Research Summary

Full of Ourselves:  Advancing Girl Power, Health and Leadership


Program Goals:
Our goals were to create an eating disorders prevention program for girls ages 8-14, to implement the program, and to measure program outcomes.  We spent three years writing and revising two program curricula, Full of Ourselves and Throw Your Weight Around, designed to reduce risk for disordered eating by increasing self-esteem, promoting body acceptance, providing leadership opportunities, and teaching a range of coping strategies to resist the cultural emphasis on maladaptive body preoccupation and unhealthy eating and dieting behaviors. 


Full of Ourselves’ unique contributions to the prevention literature include the following:  1) a strong sociopolitical perspective; 2) an emphasis on translating knowledge and awareness into action; 3) a mentoring component; 4) a large study sample size; 5) random assignment of participants; and 6) longitudinal follow-up of subjects. 


We accepted all 32 schools who volunteered to participate in the program pilot:: 24 public, 5 private, and 3 parochial.  Twenty-four schools were in the Northeast (Massachusetts, New Hampshire, Connecticut, Maine).  Eight schools were in Tulsa, Oklahoma.  Girls were randomly assigned to participating and control groups at 29 of 32 sites.


In the Northeast, we started with 260 participants and 239 controls.  We collected data pre-program, post- program (T2) and six-month follow up (T3).  At 3rd round of data collection, response rate was still high at 82%.  In Tulsa, we started with 560 participants and 208 controls.  At the 3rd round of data collection the response rate had dropped to 45%, mainly due to the withdrawal of one school from the research project.


We have analyzed survey data for all 32 sites in the Northeast sites and Tulsa.  The research questionnaire included sections on background information, curriculum content and goals, and five standardized scales or portions thereof:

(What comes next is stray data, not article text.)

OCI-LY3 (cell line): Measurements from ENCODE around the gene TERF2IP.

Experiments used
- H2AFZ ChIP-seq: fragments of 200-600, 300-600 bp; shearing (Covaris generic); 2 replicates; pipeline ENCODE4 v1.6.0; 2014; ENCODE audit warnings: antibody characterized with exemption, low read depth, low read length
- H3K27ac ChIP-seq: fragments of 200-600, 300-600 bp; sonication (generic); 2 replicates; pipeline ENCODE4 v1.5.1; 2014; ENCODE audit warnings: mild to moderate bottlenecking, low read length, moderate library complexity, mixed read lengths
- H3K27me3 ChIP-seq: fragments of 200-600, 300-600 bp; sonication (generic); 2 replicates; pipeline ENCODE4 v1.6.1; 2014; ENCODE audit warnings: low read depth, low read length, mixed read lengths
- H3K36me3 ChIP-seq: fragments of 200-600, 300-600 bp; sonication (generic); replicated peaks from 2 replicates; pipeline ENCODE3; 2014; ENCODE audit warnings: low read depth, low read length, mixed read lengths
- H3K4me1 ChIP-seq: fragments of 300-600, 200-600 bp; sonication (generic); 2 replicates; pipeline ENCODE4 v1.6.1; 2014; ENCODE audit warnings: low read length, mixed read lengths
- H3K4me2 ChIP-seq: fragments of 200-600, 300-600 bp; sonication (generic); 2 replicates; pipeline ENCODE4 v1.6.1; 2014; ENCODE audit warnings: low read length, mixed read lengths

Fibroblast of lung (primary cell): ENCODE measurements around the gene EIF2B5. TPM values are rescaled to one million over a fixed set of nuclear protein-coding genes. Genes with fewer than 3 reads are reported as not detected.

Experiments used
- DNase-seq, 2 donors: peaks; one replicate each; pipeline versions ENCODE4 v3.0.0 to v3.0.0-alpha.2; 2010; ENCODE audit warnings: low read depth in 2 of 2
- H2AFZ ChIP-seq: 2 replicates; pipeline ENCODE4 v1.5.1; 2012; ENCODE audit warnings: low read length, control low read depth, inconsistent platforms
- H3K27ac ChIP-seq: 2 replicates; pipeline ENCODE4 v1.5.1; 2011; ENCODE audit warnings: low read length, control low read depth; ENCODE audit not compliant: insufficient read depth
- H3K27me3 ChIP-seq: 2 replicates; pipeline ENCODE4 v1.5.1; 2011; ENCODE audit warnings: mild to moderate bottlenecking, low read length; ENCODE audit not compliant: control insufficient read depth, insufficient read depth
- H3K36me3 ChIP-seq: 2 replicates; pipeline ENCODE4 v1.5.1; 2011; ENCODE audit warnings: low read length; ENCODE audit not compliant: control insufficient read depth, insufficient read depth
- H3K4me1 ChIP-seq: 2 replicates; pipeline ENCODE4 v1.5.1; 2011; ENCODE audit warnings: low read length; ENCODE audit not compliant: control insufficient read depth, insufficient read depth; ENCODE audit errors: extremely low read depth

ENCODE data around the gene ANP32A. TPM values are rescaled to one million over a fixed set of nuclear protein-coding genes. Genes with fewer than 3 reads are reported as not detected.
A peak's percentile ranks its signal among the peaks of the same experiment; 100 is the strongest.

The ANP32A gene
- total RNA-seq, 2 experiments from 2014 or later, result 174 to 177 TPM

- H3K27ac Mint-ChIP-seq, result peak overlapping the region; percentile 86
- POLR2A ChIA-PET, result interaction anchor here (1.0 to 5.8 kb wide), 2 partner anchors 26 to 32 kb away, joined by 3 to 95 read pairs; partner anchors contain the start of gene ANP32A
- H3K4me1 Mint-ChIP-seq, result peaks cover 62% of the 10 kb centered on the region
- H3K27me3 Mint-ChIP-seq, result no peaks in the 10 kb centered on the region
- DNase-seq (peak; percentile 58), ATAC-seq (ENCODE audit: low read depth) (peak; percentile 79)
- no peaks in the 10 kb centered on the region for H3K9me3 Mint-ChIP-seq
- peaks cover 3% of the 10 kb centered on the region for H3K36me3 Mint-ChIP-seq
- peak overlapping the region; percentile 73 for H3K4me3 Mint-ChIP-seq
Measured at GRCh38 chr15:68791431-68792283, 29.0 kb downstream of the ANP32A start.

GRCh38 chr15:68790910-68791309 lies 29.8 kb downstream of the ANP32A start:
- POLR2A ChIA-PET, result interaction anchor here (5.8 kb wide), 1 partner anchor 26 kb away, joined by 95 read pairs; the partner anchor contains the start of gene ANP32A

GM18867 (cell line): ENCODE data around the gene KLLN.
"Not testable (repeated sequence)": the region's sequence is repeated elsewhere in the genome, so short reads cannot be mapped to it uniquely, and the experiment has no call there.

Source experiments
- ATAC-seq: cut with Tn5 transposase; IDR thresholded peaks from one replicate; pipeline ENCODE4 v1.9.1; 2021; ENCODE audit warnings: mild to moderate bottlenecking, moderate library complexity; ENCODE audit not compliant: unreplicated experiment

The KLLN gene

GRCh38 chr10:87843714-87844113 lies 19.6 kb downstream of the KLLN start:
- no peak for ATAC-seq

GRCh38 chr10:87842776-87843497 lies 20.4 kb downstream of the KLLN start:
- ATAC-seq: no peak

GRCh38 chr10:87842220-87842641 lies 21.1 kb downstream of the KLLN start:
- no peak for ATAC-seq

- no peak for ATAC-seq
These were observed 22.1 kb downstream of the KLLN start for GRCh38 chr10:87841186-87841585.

1.       Sociocultural Attitudes Towards Appearance Questionnaire (SATAQ)

2.       Body Esteem Scale for Young Adolescents and Adults

3.       Rosenberg Self-Esteem Scale

4.       Body Areas Satisfaction Scale of the Multidimensional Body-Self Relations Questionnaire

5.       Marlowe-Crowne Social Desirability Scale (abbreviated)


Findings to date:

Research reveals that Full of Ourselves is feasible, that it causes no harm, and that it effects positive changes in several key areas.  This is the first prevention program of its kind to effect sustained positive changes in girls’ body image, body satisfaction and body esteem, important risk factors in the development of eating disorders.  At the six-month post-program assessment, significant favorable differences between participants and controls in both the Northeast and Tulsa were found on the Body Esteem Scale and Body Areas Satisfaction Scale.  The program also resulted in sustained positive changes in girls’ knowledge about health, nutrition, weightism and puberty.


Data on eating behaviors reveal mixed results.  In the Northeast, there were no significant quantitative differences between participants and controls at T2 and T3 on measures assessing dieting and eating behaviors.  In contrast, Tulsa participants were less likely to engage in weight-loss behaviors than control subjects at both assessment points.  What might account for this dramatic difference in effect?  One speculation is that long-lasting changes are more likely to occur when the program is administered grade-wide (the case in Tulsa schools) rather than to a select subset of girls within a given grade (the case in Northeast schools).  When the program is delivered across an entire peer group, the resulting “environmental” effect may make it easier for participants to sustain long-lasting behavioral change.  Future research will help us to determine the validity of this hypothesis.